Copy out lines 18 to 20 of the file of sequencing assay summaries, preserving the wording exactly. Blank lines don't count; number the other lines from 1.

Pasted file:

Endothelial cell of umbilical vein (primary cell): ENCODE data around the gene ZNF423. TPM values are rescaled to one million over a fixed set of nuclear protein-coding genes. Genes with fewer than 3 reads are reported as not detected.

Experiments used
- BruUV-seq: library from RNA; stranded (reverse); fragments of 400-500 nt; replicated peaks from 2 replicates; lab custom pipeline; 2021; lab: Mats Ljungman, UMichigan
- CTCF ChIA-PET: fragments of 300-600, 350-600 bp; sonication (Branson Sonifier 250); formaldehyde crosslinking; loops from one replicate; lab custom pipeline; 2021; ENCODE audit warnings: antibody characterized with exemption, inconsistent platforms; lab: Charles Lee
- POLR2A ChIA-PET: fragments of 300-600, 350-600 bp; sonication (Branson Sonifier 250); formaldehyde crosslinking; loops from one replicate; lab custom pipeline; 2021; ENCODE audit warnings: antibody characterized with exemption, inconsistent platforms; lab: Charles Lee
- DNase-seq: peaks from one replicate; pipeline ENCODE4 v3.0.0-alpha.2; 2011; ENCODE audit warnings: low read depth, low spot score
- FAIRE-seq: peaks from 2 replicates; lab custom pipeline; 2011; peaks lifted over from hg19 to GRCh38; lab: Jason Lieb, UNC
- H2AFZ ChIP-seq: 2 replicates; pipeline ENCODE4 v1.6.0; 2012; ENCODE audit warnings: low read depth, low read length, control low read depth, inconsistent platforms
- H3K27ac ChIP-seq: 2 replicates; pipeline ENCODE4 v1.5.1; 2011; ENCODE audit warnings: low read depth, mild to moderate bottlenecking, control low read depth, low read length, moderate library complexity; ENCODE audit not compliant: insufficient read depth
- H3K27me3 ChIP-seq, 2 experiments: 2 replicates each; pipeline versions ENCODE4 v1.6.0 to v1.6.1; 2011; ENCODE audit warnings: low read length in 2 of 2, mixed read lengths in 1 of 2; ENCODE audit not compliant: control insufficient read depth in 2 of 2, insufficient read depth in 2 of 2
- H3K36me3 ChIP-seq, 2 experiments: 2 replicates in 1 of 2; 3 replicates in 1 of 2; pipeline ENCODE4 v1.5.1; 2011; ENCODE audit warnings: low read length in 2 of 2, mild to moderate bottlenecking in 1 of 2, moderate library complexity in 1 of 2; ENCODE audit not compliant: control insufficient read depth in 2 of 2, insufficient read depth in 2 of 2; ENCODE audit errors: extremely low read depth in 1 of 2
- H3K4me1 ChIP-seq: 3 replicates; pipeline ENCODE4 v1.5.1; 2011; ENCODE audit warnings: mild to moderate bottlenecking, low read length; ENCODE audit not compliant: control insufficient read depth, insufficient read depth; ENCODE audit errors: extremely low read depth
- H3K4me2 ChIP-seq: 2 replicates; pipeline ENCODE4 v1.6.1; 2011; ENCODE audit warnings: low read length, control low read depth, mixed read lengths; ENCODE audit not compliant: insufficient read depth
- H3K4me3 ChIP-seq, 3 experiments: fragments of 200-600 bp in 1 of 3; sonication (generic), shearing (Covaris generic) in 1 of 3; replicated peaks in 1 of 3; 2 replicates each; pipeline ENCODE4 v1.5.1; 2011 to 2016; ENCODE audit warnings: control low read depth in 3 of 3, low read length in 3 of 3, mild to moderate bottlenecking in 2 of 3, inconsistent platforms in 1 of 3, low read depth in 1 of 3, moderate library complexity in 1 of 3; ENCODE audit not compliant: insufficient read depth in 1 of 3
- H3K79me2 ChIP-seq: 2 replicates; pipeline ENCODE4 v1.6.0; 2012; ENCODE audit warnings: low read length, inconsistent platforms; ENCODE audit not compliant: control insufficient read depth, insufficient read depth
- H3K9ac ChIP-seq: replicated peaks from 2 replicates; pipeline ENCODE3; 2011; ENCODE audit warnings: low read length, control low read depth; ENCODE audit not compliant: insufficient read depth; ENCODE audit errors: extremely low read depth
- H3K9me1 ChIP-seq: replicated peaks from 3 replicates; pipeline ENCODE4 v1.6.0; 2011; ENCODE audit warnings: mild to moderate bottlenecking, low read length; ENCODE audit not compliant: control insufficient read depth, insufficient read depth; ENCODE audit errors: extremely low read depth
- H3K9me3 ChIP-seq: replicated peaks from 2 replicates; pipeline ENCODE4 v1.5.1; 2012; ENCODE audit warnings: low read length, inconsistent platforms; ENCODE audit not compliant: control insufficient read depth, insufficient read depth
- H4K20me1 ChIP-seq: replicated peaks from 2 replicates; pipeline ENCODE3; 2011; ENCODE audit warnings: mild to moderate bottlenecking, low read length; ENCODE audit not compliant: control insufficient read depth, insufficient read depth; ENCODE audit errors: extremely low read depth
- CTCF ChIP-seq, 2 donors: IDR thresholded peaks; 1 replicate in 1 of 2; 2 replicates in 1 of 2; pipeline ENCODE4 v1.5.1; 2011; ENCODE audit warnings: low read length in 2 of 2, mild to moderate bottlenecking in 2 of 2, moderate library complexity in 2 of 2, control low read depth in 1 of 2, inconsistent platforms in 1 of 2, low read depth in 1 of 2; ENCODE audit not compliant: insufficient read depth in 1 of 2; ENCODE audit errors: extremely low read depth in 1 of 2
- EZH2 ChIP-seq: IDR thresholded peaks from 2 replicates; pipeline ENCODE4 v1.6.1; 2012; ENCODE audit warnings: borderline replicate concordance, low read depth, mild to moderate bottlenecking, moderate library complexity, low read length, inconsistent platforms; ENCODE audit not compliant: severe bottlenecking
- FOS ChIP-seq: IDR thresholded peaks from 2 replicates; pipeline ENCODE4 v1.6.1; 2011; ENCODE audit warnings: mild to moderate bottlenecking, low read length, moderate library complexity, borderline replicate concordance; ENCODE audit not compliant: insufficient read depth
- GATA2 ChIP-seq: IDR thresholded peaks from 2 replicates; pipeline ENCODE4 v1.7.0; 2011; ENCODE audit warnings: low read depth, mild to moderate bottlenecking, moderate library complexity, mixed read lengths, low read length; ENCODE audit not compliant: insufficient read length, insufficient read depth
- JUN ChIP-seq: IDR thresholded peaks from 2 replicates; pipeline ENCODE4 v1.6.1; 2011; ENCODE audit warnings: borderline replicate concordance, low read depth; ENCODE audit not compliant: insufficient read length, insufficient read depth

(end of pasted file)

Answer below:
- H3K9me3 ChIP-seq: replicated peaks from 2 replicates; pipeline ENCODE4 v1.5.1; 2012; ENCODE audit warnings: low read length, inconsistent platforms; ENCODE audit not compliant: control insufficient read depth, insufficient read depth
- H4K20me1 ChIP-seq: replicated peaks from 2 replicates; pipeline ENCODE3; 2011; ENCODE audit warnings: mild to moderate bottlenecking, low read length; ENCODE audit not compliant: control insufficient read depth, insufficient read depth; ENCODE audit errors: extremely low read depth
- CTCF ChIP-seq, 2 donors: IDR thresholded peaks; 1 replicate in 1 of 2; 2 replicates in 1 of 2; pipeline ENCODE4 v1.5.1; 2011; ENCODE audit warnings: low read length in 2 of 2, mild to moderate bottlenecking in 2 of 2, moderate library complexity in 2 of 2, control low read depth in 1 of 2, inconsistent platforms in 1 of 2, low read depth in 1 of 2; ENCODE audit not compliant: insufficient read depth in 1 of 2; ENCODE audit errors: extremely low read depth in 1 of 2